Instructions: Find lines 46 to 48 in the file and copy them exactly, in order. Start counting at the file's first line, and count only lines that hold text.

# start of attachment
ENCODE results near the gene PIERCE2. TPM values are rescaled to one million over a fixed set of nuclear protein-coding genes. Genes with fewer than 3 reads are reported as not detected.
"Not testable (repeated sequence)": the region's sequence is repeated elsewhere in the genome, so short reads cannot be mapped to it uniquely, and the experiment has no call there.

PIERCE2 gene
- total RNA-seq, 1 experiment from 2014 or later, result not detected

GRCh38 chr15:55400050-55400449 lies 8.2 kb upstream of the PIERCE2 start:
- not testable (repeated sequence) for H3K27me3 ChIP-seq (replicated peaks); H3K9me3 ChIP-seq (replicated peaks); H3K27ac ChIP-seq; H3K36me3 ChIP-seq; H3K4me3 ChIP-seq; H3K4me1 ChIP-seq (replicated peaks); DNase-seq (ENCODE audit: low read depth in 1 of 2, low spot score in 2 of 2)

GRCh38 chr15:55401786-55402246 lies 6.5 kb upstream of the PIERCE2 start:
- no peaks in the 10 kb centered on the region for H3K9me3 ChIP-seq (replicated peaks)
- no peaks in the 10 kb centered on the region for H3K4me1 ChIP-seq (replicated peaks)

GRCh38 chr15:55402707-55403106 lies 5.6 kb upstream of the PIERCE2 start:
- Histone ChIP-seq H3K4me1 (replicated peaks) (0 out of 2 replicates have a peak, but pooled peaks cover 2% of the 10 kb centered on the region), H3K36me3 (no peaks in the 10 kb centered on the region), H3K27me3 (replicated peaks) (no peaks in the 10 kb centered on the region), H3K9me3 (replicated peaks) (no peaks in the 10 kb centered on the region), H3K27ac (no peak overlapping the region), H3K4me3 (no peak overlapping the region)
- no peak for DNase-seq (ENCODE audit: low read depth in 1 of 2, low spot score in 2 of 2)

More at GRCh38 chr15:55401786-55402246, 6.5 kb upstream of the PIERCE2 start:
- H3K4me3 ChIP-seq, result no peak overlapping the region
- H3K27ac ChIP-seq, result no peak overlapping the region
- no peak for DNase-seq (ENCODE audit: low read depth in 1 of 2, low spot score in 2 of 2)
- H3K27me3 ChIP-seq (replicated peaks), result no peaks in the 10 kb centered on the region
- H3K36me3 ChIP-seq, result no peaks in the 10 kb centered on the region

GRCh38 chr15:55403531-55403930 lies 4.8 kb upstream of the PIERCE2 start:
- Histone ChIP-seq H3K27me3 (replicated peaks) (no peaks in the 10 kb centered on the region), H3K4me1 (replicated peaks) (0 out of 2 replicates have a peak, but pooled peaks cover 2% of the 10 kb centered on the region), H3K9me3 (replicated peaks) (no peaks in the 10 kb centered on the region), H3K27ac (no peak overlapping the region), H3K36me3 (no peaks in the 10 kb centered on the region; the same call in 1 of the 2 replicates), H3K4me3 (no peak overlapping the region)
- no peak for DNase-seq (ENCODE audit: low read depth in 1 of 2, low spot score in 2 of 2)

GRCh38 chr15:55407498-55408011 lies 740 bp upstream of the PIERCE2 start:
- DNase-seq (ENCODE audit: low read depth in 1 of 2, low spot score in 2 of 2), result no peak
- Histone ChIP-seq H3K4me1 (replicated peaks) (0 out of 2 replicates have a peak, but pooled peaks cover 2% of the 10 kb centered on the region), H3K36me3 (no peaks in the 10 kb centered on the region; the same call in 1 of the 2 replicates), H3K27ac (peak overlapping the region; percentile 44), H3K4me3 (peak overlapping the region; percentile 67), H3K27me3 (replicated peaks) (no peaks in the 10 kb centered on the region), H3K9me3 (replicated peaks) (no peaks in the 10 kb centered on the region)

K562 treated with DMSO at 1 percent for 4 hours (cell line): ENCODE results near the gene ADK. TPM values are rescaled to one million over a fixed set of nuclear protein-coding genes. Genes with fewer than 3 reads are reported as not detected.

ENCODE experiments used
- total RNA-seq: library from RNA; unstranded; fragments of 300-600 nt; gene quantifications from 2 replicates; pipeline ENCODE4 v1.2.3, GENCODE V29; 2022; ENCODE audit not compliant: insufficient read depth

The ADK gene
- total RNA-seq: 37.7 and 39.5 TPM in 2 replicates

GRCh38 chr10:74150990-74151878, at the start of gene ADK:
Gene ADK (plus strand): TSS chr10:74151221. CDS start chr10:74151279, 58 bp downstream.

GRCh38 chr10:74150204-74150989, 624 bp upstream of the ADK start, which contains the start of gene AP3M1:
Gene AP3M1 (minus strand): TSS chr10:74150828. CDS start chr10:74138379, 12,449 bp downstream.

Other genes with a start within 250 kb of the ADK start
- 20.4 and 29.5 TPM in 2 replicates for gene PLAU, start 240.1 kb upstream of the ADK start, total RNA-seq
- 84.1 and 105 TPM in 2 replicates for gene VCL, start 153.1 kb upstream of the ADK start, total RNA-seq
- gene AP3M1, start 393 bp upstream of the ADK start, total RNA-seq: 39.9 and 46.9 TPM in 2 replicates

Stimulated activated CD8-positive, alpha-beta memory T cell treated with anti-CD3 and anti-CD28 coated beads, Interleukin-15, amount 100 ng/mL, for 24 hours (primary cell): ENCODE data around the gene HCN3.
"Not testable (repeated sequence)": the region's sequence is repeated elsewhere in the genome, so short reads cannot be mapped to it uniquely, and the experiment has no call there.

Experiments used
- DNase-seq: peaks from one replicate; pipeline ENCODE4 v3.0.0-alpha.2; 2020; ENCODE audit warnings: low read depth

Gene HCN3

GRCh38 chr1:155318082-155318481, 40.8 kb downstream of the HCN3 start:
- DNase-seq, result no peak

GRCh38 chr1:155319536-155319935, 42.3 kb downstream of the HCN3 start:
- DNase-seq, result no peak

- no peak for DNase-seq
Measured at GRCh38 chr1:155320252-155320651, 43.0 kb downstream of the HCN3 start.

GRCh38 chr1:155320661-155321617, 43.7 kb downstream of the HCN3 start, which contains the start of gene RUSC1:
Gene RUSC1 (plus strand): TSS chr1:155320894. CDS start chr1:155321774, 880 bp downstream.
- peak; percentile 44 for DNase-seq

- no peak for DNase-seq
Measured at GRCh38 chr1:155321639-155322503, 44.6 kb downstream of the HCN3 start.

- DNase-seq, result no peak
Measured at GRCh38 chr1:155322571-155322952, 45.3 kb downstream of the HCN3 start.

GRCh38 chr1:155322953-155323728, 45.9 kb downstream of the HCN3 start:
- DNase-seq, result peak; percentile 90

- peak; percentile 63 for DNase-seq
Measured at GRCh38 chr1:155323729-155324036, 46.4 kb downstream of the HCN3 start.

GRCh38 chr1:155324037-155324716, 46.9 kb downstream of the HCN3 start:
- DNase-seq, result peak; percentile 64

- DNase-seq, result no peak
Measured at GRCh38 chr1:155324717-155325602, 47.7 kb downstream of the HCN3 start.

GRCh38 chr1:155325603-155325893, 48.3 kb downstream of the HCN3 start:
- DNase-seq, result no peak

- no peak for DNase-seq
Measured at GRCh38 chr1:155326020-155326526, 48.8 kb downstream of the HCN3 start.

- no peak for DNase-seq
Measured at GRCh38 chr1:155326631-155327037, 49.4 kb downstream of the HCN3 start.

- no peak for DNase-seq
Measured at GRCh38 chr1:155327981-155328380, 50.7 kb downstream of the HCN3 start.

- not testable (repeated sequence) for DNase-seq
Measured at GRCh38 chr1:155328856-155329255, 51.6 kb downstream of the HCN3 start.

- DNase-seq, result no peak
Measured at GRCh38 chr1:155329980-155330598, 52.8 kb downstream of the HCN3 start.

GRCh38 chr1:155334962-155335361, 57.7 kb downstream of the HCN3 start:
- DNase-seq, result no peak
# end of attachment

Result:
- DNase-seq, result no peak

- no peak for DNase-seq
Measured at GRCh38 chr1:155320252-155320651, 43.0 kb downstream of the HCN3 start.